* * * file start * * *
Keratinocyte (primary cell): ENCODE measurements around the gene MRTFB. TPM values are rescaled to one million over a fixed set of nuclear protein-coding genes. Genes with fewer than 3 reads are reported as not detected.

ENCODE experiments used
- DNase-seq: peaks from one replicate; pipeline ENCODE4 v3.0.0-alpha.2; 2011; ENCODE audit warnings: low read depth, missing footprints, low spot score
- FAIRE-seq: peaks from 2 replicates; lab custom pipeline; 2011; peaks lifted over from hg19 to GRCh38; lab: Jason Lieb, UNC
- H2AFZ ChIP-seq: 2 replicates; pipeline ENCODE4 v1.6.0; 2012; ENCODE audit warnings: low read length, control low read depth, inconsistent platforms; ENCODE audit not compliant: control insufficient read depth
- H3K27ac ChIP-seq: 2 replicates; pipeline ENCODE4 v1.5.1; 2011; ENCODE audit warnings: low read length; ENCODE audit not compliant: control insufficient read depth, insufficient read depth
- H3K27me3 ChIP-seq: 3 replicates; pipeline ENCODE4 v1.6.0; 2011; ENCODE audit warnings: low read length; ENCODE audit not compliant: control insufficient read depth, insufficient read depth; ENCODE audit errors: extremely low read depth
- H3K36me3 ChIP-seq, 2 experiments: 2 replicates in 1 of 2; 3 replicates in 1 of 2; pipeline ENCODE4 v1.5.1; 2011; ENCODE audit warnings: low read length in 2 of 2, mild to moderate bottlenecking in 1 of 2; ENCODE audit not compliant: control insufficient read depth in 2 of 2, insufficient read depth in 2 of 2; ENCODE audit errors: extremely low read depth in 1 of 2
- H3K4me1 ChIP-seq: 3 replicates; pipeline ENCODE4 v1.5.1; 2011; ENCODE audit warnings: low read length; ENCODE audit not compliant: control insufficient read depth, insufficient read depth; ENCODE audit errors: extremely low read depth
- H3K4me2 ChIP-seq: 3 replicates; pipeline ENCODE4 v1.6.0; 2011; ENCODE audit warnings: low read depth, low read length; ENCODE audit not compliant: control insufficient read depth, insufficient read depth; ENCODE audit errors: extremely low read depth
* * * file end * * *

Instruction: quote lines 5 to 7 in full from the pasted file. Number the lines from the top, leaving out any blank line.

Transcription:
- H2AFZ ChIP-seq: 2 replicates; pipeline ENCODE4 v1.6.0; 2012; ENCODE audit warnings: low read length, control low read depth, inconsistent platforms; ENCODE audit not compliant: control insufficient read depth
- H3K27ac ChIP-seq: 2 replicates; pipeline ENCODE4 v1.5.1; 2011; ENCODE audit warnings: low read length; ENCODE audit not compliant: control insufficient read depth, insufficient read depth
- H3K27me3 ChIP-seq: 3 replicates; pipeline ENCODE4 v1.6.0; 2011; ENCODE audit warnings: low read length; ENCODE audit not compliant: control insufficient read depth, insufficient read depth; ENCODE audit errors: extremely low read depth